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Visiting Mosul's Valley of Death, Where Extremists Dump Enemy Corpses

Khales Joumah
There's a large hole in a place called Al Khafsa near Mosul that has become a dumping ground for corpses of those executed by the Islamic State group. Locals went there to see whether rumours of this valley of…
19.03.2015  |  Mosul
Still from the YouTube video filmed at Al Khafsa, a mass grave used by extremists just outside Mosul.
Still from the YouTube video filmed at Al Khafsa, a mass grave used by extremists just outside Mosul.

A place called Al Khafsa, near the northern Iraqi city of Mosul, has become a symbol for the horror of extremist rule. “And if you're curious and you want to go there, don't worry about asking anyone for directions,” says Assad Karam*, a local from Mosul in his 20s. “The smell will lead you there.”

Al Khafsa is a valley south of the city near a village called Al Athba. It has become famous as a place where extremists from the group known as the Islamic state dispose of corpses. Rumour has it some enemies of the group have also been thrown in alive. And it is thought that there may well be hundreds of bodies rotting there.

Karam and a friend decided to go there; he told NIQASH his story.

Al Athba is about 20 kilometres south of Mosul and the valley of Al Khafsa is about five kilometres from the main road that connects Mosul and Baghdad. Locals have known about the place for a while; when the Islamic State, or IS, group first took over the city, there were rumours that more than 200 prisoners being held at Badush prison, west of Mosul, had been executed and their bodies thrown into the valley.

“I drove my car there and one of my friends came with me,” Karam tells how he and a group of others were curious enough to make their way to what rumours said was a valley of death. “We turned left off the main road and took a dirt road that zig zagged around. I drove about four kilometres until I reached an area that seemed empty of people. But there was a chimney there from one of the primitive refineries where people are producing their own fuel and one of my friends used to work there. So we stopped and asked him about Al Khafsa. All he would say is, 'why on earth do you want to go there?” You will see terrible things there and I advise you not to go'.”

“We didn't listen to him though and we kept driving,” Karam continues. “After a while we started to smell something really terrible and we felt like we would faint because of this stench. We knew that we must be close. And we were: The dirt road ended in this cursed place.”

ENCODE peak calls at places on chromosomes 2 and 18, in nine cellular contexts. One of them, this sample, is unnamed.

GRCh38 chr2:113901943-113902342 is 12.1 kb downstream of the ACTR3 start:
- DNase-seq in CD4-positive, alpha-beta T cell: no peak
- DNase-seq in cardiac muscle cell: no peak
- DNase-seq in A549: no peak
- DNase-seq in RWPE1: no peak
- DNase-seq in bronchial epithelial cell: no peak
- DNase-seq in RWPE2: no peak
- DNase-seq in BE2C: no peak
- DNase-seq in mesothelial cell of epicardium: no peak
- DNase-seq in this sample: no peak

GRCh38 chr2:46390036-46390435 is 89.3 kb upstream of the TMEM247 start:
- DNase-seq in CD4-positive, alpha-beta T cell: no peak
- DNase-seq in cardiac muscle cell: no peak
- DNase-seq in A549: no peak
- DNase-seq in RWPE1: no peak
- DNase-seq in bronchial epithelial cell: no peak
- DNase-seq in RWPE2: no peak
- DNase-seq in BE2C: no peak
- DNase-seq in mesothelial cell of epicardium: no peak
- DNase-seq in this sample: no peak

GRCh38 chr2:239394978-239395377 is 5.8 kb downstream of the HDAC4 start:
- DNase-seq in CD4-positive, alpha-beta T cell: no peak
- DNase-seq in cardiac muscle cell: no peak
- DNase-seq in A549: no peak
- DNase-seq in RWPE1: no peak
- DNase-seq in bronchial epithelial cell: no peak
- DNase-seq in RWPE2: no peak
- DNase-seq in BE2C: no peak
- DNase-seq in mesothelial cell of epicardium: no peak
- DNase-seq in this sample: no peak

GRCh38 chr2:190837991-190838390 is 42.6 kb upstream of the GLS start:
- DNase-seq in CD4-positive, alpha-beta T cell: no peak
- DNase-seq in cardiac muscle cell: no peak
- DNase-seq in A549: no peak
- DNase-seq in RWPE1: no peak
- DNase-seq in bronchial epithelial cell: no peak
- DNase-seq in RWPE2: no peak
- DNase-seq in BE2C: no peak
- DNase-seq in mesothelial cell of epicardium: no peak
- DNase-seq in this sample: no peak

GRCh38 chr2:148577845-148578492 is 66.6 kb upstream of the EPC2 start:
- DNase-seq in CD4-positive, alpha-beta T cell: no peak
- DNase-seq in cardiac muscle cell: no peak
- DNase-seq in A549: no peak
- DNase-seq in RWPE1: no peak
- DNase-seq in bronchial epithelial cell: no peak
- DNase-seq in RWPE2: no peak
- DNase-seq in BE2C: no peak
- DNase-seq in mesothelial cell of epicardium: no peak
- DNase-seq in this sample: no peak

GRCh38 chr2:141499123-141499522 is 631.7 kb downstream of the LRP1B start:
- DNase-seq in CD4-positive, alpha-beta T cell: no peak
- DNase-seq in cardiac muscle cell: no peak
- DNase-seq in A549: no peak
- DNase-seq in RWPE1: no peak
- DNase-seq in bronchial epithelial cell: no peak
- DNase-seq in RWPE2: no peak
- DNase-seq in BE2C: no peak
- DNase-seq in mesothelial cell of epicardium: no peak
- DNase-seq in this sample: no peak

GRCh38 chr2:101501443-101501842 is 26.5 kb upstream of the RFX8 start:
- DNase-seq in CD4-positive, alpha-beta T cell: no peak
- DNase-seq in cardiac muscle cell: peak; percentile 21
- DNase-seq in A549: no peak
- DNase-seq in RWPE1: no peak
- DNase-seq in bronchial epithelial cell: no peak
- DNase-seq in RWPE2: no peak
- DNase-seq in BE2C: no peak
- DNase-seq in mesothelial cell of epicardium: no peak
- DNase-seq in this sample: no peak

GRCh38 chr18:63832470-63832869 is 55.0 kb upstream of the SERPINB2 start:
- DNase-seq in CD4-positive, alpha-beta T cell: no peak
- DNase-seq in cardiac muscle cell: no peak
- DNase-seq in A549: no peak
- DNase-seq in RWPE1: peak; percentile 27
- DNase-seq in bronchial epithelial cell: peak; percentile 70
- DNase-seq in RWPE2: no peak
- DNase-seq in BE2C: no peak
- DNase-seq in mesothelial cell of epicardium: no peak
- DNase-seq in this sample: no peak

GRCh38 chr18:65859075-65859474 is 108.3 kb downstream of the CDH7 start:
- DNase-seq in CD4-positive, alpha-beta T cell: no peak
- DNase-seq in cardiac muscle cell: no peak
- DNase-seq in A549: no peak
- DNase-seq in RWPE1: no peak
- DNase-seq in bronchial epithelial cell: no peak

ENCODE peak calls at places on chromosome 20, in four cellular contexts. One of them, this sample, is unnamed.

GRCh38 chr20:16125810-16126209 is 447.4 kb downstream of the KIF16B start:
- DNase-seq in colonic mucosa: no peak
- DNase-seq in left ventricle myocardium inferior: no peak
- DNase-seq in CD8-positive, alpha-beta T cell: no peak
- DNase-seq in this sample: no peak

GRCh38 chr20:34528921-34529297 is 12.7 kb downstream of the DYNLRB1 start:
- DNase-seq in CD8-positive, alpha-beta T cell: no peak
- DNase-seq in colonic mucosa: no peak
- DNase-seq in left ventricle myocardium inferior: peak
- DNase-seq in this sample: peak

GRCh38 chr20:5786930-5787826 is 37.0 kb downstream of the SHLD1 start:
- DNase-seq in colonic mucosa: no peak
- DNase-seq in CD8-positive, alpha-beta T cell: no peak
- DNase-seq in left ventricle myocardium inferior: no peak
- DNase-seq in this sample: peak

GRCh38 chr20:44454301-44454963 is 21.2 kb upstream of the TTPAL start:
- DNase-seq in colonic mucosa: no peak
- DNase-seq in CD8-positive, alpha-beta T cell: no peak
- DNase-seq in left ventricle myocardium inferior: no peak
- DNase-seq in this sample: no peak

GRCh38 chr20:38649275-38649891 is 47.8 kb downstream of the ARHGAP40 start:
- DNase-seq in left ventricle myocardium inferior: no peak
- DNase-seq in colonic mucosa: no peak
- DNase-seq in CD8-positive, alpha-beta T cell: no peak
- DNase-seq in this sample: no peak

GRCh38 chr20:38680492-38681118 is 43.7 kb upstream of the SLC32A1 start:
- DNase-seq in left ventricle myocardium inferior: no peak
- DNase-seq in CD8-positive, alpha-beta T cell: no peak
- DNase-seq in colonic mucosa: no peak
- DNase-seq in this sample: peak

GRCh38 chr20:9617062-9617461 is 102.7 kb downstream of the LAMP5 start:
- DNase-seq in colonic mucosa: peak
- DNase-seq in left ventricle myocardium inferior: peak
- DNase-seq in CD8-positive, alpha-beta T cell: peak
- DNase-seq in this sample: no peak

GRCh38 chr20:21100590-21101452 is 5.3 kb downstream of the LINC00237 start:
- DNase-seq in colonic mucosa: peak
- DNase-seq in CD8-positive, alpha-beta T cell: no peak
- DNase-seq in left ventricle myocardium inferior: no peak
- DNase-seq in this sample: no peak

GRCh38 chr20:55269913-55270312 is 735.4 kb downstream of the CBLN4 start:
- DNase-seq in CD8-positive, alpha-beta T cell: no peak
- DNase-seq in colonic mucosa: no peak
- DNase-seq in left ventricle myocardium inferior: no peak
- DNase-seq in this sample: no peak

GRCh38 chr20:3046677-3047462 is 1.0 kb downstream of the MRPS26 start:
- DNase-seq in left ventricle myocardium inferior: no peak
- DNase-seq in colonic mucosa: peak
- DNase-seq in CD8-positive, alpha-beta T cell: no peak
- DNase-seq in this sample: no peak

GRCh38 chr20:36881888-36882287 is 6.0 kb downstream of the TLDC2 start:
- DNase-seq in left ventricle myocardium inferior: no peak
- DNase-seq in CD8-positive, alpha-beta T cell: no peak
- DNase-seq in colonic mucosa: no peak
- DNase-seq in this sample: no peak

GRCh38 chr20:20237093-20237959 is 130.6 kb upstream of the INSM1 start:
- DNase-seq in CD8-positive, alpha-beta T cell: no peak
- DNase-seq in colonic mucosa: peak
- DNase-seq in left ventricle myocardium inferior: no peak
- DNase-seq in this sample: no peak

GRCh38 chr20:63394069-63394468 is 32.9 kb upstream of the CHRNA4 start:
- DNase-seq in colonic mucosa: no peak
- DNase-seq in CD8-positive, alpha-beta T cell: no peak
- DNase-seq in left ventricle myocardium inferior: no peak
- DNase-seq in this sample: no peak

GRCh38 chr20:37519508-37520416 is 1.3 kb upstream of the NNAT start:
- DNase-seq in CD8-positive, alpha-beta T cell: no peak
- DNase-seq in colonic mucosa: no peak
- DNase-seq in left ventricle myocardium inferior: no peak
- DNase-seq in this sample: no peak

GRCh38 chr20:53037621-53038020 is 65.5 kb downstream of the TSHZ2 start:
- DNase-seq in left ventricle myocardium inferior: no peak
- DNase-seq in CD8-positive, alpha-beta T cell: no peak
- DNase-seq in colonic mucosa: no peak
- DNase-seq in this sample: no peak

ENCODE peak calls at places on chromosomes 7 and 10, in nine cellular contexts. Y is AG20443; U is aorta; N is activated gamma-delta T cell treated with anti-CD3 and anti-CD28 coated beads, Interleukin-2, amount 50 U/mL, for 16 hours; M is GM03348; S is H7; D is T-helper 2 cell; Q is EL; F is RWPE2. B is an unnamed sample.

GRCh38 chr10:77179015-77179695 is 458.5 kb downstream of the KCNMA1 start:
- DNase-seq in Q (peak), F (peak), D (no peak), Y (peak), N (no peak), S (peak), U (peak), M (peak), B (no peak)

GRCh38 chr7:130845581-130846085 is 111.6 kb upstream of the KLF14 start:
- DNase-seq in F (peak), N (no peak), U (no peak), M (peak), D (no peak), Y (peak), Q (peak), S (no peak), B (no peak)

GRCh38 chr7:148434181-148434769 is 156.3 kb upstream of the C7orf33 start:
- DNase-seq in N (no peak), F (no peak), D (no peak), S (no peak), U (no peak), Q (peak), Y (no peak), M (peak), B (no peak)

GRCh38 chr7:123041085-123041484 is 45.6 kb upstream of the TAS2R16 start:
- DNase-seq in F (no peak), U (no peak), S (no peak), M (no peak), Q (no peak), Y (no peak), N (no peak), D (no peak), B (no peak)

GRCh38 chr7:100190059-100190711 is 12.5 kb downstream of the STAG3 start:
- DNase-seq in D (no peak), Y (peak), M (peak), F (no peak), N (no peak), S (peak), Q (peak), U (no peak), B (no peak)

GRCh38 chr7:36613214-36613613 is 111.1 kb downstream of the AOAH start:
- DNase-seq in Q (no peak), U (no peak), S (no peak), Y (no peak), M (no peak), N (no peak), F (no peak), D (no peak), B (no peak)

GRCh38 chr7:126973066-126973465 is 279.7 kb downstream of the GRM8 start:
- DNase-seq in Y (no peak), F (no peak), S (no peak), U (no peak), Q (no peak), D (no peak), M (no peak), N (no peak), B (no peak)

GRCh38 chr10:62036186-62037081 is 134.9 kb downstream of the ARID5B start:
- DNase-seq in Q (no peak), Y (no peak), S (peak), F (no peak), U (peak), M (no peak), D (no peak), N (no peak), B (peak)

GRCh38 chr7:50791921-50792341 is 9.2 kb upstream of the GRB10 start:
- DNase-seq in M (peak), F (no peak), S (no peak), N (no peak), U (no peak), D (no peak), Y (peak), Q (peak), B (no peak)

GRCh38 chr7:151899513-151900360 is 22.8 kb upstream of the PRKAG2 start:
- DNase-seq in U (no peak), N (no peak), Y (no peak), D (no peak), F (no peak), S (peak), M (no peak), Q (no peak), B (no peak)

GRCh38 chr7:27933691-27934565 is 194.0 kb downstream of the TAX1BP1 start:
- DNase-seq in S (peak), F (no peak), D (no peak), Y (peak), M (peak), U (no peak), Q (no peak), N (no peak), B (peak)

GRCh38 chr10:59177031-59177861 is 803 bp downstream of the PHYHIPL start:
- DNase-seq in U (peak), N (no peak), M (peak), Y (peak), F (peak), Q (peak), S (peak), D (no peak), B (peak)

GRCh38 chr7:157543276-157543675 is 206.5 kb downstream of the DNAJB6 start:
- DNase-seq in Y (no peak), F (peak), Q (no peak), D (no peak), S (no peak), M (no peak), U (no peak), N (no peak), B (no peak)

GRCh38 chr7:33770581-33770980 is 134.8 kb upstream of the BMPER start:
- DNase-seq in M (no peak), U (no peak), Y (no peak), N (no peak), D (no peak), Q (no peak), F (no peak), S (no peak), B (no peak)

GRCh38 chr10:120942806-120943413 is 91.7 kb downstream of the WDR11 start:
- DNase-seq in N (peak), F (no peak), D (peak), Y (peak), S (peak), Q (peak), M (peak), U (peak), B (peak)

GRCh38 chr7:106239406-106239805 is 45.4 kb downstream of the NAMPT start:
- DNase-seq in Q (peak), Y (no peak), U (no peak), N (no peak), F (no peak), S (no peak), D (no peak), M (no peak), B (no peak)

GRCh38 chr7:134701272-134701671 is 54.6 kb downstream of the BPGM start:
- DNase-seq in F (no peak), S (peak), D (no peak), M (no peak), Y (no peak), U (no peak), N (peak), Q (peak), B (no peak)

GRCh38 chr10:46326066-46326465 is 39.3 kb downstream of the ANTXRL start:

“We left the car on the road. We then saw a hole in the ground about 50 meters in diameter. You couldn’t see the bottom because it's very narrow and dark. I had to pinch my nose because the smell was truly unbearable. My friend couldn't handle it. He returned to the car.”

Many of those in Mosul who were arrested and detained by fighters from the IS group for whatever reason have heard the word Khafsa before – their interrogators would often threaten to throw them into this hole if they didn't cooperate, says Yusuf al-Shammari, who was arrested by the IS group. Al-Shammari was released several weeks ago and he fled the city for Baghdad.

Now safely in the Iraqi capital, al-Shammari went online to search for the place he'd been threatened with while in captivity. He eventually found a video clip on YouTube. “When I watched it, I thanked God that I was not thrown in that hole,” he says.

The video shows blood on all sides of the hole as well as body parts on the walls.

The nearest inhabited place to the Al Khafsa hole is the village of Al Athba, about six kilometres away. The people of this town say that when they see cars belonging to the IS group coming there, they know someone will die or be thrown into the hole. Everyone knows that the IS group's doctrine means that non-believers or Muslims who oppose the group cannot be buried in Muslim cemeteries. This includes any former IS group fighters who try to leave the group. That's why they dump them here, on unhallowed ground.

Karam says that while he was filming the hole in the ground, he saw something even worse. “While I was filming, two cars with the Islamic police logo arrived. Six armed men jumped out and they had three men, blindfolded with their hands tied, with them,” Karam recalls.

“I stopped filming and got back into my car. The IS policemen forced the men to kneel – these men were screaming and crying and begging. One of the policemen shouted “God is great” and shot the three men in the head, one by one. Then they threw the corpses into the hole.”

“We had to drive close by them on the way out and one of the murderers told us: “This is the fate of apostates who join the Popular Mobilization [militias fighting against the IS group]. Then he shouted at us in a frenzy: 'The Islamic State will survive!',” Karam says.

Karam visited the site about a month ago and there were other locals there then too, also drawn by rumours. Since then Mosul locals have heard that the IS group had given orders that the Al Khafsa hole be filled in. Trucks brought debris, earth and other scrap and started filling the gruesome hole, they said. The work took several days, one of the workers at the home-made refineries confirmed.

Speaking to Karam about the apparent end of Al Khafsa, he replies wryly: “They demolished it because they are afraid that soon they will be thrown in there too, when their fake state ceases to exist. Hopefully that will be soon.”

*Karam's name has been changed for security reasons.